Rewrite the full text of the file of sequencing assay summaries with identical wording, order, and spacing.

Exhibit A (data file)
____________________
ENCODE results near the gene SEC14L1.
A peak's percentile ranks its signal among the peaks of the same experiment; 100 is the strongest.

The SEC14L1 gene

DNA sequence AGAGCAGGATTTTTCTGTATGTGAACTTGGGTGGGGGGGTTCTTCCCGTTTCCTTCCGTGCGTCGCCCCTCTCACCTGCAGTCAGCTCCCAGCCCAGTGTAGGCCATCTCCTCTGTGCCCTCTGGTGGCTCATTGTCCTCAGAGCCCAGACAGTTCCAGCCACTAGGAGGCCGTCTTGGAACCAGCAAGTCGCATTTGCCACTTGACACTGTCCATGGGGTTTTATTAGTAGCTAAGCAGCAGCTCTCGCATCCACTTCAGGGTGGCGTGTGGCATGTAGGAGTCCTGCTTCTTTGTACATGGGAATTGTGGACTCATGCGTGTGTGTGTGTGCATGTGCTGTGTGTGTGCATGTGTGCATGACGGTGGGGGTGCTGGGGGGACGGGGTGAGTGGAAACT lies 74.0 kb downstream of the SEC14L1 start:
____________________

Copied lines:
ENCODE results near the gene SEC14L1.
A peak's percentile ranks its signal among the peaks of the same experiment; 100 is the strongest.

The SEC14L1 gene

DNA sequence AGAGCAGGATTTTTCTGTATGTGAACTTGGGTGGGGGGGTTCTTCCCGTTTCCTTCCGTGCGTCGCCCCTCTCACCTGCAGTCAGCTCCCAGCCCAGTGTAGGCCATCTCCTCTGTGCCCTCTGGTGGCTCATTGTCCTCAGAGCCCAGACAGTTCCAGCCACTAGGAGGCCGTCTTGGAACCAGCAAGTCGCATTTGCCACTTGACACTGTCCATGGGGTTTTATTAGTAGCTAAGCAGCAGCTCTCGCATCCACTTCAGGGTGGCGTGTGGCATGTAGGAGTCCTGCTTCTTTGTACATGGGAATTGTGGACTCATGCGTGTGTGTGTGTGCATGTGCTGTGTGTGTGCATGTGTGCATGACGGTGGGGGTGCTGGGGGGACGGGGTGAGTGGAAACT lies 74.0 kb downstream of the SEC14L1 start: